Thursday, 20 July 2017

Commodore Amiga 600 and 1200 USB keyboard kit

I have had few requests for USB keyboard kits for Amiga 600s and 1200s, so here they are.
The A600 and A1200 are very different from the Amiga 500. The A500 had a keyboard controller board on the back of the keyboard, and a serial interface to the mainboard. The Amiga 500 USB keyboard controller I built for that was a lot simpler in hardware terms, but a bit more effort to implement the serial protocol in the microcontroller.
The A600 and A1200 have no keyboard controller, and just a simple membrane connection to the mainboard. These have more connections and a smaller pitch than any of my previous USB keyboard controllers, so I have made a custom board.
The A600 cable is 30 way and the A1200 is 31 way, with a slightly different pinout. I found matching 30 way sockets for the A600, but I have not been able to get 31 way sockets, so I have used 32 way sockets for the A1200, just make sure the cable is aligned to the left of the connector.
The board mounts on the back of the keyboard using some self adhesive pillars. The cable on the LED board is not long enough to reach, so I supply a short extension cable.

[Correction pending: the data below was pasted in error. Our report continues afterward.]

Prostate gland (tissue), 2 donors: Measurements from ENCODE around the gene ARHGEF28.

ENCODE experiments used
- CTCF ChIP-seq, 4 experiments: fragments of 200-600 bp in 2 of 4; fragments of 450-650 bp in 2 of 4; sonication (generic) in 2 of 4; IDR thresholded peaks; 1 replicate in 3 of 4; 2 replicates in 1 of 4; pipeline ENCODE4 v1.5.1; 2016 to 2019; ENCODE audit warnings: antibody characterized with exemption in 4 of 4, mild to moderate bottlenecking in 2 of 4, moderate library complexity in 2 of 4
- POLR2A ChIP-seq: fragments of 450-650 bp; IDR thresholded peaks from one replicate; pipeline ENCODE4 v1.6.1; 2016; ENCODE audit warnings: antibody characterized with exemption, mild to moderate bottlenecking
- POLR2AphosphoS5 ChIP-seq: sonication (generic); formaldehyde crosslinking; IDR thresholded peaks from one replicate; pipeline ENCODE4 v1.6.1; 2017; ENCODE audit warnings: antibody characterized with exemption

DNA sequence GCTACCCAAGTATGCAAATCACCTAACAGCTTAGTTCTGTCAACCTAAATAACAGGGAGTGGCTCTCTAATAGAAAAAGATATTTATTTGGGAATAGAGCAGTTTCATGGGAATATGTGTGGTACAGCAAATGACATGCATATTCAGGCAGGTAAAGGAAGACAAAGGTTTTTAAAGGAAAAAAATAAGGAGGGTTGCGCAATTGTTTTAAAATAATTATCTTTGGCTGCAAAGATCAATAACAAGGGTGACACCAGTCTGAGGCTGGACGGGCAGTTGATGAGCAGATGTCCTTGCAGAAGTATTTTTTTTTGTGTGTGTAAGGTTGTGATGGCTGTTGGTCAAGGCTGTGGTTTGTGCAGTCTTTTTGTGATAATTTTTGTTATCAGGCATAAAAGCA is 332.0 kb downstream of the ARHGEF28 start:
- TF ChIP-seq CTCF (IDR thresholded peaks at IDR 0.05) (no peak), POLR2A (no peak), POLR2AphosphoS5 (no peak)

The power LED is lit whenever the keyboard is plugged in. I have set the floppy and disk activity LEDs to act as scroll lock and num lock. You could drive these from software if you wanted to use them for another purpose.
They keyboard has a built in caps lock LED which shows the current state.
As usual the kit does not include an Amiga or keyboard, you need to provide those yourself, and please try to use a broken one.
The kit does include the USB keyboard controller, the LED cable, mounting pillars and a USB lead, and is available to buy from my Tindie Store.

I also have various single and dual 9 way D to USB joystick adapters that would fit nicely in the A600 or A1200 cases. These allow you to use original 9 way D joysticks (like Zip Stik or Competition Pro etc.) as USB joystick devices, contact me for more info.

Sunday, 16 July 2017

RC2014 Modular Z80 System

I'm sure you've all heard of the RC2014, it's a modular Z80 computer system available from seller 'Semachthemonkey' on Tindie. A great little system that makes it easy to build and expand a Z80 based system. (or even a 6502 system as the base is very adaptable).
I've just bought some new boards to add to my RC2014 system, so I thought it would be a good time to revisit the current system and go through all the boards on there before I add the new ones.